Interesting because with the seven-speed manual, the times are 11.2 for the quarter mile and 0 to 60 in 3.2.

Certainly more than respectable times, but it seems as though automatics—with paddle shifters—are now surpassing the manual.

2015 Chevrolet Corvette Z06

The 2015 Z06 will go on sale early next year starting at $78,995, which is certainly a low number compared to other cars with similar numbers.

As Mark Reuss, GM’s Global Product Development executive vp, put is: “The Corvette has long been known as America’s sports car. With the capability of the new Z06 rivaling the best performance cars in the world, we will also be America’s Supercar.”


2015 Lincoln MKC AWD


By: Gary S. Vasilash 1. October 2014

There are a couple ways to think about luxury vehicles.

One is what the luxury brand signifies. What it stands for in the minds of consumers. What it means. The status it provides to the person who drives one.

The other is what it is. Its physical attributes. What it provides. How it is designed. Engineered. Built. What you are actually getting for your money.

2015 Lincoln MKC

There are vehicles that have a badge that say “luxury” to the world. The vehicle in question, however, may be really not all that luxurious, or at least there are other vehicles that offer equal to or better than amenities and execution yet they come at a non-luxury price.

There are vehicles that have the badge yet the badge doesn’t have the resonance, the signification. Yet the vehicles are well built. Well executed. Full of the expected—or possibly even unexpected—features for the category.

Lincoln is in a zone that sort of splits the middle.

For some people, the “Lincoln” brand has a resonance of luxury. For these people, Lincoln is truly aspirational. However, many of these people are those who are not in a demographic that has too many vehicles left in their future. And Lincoln needs to have a whole new cohort to “think Lincoln.”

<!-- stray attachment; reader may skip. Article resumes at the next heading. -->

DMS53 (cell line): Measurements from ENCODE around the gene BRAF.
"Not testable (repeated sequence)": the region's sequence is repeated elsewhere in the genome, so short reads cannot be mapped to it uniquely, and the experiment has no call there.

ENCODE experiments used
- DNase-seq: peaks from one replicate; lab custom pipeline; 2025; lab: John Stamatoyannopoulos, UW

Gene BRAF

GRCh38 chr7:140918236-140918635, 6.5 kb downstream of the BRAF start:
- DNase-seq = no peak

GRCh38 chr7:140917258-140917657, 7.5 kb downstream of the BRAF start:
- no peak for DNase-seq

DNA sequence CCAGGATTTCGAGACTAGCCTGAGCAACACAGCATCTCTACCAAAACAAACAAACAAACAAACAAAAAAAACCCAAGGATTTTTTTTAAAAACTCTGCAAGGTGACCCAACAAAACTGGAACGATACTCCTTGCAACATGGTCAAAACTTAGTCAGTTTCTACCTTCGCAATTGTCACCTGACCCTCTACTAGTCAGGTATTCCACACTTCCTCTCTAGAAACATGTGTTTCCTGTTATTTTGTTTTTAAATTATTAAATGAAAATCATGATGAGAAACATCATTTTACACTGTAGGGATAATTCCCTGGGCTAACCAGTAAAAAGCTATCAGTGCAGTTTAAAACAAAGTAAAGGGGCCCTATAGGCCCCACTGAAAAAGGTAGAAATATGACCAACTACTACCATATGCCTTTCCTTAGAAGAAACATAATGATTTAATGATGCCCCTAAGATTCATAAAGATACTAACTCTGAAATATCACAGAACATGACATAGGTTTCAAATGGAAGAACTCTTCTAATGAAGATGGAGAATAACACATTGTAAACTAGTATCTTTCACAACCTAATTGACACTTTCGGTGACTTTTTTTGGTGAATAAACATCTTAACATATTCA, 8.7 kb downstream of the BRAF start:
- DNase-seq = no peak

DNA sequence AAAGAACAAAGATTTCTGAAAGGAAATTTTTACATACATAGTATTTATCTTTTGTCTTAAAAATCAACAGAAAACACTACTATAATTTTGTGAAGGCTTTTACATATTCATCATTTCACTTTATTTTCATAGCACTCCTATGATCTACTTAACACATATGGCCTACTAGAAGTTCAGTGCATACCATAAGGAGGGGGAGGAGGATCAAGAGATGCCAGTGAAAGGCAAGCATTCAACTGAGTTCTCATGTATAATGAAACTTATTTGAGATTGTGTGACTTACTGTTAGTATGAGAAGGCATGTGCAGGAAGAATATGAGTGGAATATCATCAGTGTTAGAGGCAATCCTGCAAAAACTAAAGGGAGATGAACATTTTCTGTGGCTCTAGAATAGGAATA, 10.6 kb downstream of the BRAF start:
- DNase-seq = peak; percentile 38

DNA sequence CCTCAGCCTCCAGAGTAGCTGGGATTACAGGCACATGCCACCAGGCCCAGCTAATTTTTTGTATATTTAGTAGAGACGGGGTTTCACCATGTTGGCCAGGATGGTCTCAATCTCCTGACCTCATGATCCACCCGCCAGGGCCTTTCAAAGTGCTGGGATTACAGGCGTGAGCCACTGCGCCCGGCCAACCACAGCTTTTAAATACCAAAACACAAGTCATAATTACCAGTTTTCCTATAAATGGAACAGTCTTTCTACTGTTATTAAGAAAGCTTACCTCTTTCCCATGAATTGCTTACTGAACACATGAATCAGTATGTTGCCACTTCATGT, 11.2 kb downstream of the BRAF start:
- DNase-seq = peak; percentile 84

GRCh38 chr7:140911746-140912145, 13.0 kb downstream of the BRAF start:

2015 Lincoln MKC

For this last set of people, “Lincoln” may be something that they sort-of know is in an upper class, but they really don’t have any strong sense one way or the other. They know what Mercedes and BMW mean. Lexus has been on the scene sufficiently long to gain viability and share of mind. They now know that Audi is a player. And Cadillac has been earning its place at the spreadsheet table with some competitive vehicles for the past few years.

But Lincoln?

It is interesting to note that Lincoln, in its advertising for the MKC, describe it as “The First-Ever Lincoln MKC.”

Which is somewhat puzzling to me. Luxury is in many ways about heritage. It is about earned credibility. So the “first-ever” is a bit puzzling.

I think if I was writing the line, I would use a different modifier. Like “The Remarkable Lincoln MKC.” Because it really is a well-executed vehicle, one that people ought to talk about.

2015 Lincoln MKC

The vehicle that I drove had a base MSRP of $35,595. All-in (including $895 for destination and delivery), it came to $48,770. Which is a non-trivial amount of money to spend on a small sport utility vehicle.

Which brings me back to the physical attributes, to what it provides for the money. And I would say that there is value there. Especially on the interior. Which really matters most.